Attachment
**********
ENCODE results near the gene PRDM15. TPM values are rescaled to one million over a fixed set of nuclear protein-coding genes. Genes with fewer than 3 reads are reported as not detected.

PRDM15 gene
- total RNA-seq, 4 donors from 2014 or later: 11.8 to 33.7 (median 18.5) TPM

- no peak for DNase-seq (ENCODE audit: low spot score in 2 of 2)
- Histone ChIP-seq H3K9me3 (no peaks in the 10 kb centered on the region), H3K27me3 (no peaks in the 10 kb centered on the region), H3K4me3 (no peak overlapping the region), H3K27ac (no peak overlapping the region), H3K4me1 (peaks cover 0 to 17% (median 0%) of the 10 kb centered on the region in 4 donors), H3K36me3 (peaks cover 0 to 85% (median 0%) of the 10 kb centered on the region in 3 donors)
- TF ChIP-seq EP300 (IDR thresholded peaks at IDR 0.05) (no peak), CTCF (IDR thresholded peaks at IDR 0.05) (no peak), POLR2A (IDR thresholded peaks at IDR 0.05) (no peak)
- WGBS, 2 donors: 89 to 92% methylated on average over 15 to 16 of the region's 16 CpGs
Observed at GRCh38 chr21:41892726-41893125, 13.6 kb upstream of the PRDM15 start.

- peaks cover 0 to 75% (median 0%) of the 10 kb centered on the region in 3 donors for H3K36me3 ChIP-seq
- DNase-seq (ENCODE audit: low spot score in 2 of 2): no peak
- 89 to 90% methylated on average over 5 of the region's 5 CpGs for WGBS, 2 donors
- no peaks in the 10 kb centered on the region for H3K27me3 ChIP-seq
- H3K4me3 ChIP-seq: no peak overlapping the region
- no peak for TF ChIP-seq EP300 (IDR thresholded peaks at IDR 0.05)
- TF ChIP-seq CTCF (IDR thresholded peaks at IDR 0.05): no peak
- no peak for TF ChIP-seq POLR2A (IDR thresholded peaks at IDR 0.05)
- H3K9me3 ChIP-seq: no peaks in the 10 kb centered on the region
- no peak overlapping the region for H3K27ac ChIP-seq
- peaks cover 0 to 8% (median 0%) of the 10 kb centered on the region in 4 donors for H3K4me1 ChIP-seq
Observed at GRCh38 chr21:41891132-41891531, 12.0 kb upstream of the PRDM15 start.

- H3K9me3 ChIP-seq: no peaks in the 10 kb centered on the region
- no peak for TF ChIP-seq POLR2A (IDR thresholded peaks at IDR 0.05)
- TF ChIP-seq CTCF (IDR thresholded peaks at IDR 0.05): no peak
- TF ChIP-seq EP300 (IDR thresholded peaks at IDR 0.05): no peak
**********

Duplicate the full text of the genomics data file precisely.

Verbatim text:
ENCODE results near the gene PRDM15. TPM values are rescaled to one million over a fixed set of nuclear protein-coding genes. Genes with fewer than 3 reads are reported as not detected.

PRDM15 gene
- total RNA-seq, 4 donors from 2014 or later: 11.8 to 33.7 (median 18.5) TPM

- no peak for DNase-seq (ENCODE audit: low spot score in 2 of 2)
- Histone ChIP-seq H3K9me3 (no peaks in the 10 kb centered on the region), H3K27me3 (no peaks in the 10 kb centered on the region), H3K4me3 (no peak overlapping the region), H3K27ac (no peak overlapping the region), H3K4me1 (peaks cover 0 to 17% (median 0%) of the 10 kb centered on the region in 4 donors), H3K36me3 (peaks cover 0 to 85% (median 0%) of the 10 kb centered on the region in 3 donors)
- TF ChIP-seq EP300 (IDR thresholded peaks at IDR 0.05) (no peak), CTCF (IDR thresholded peaks at IDR 0.05) (no peak), POLR2A (IDR thresholded peaks at IDR 0.05) (no peak)
- WGBS, 2 donors: 89 to 92% methylated on average over 15 to 16 of the region's 16 CpGs
Observed at GRCh38 chr21:41892726-41893125, 13.6 kb upstream of the PRDM15 start.

- peaks cover 0 to 75% (median 0%) of the 10 kb centered on the region in 3 donors for H3K36me3 ChIP-seq
- DNase-seq (ENCODE audit: low spot score in 2 of 2): no peak
- 89 to 90% methylated on average over 5 of the region's 5 CpGs for WGBS, 2 donors
- no peaks in the 10 kb centered on the region for H3K27me3 ChIP-seq
- H3K4me3 ChIP-seq: no peak overlapping the region
- no peak for TF ChIP-seq EP300 (IDR thresholded peaks at IDR 0.05)
- TF ChIP-seq CTCF (IDR thresholded peaks at IDR 0.05): no peak
- no peak for TF ChIP-seq POLR2A (IDR thresholded peaks at IDR 0.05)
- H3K9me3 ChIP-seq: no peaks in the 10 kb centered on the region
- no peak overlapping the region for H3K27ac ChIP-seq
- peaks cover 0 to 8% (median 0%) of the 10 kb centered on the region in 4 donors for H3K4me1 ChIP-seq
Observed at GRCh38 chr21:41891132-41891531, 12.0 kb upstream of the PRDM15 start.

- H3K9me3 ChIP-seq: no peaks in the 10 kb centered on the region
- no peak for TF ChIP-seq POLR2A (IDR thresholded peaks at IDR 0.05)
- TF ChIP-seq CTCF (IDR thresholded peaks at IDR 0.05): no peak
- TF ChIP-seq EP300 (IDR thresholded peaks at IDR 0.05): no peak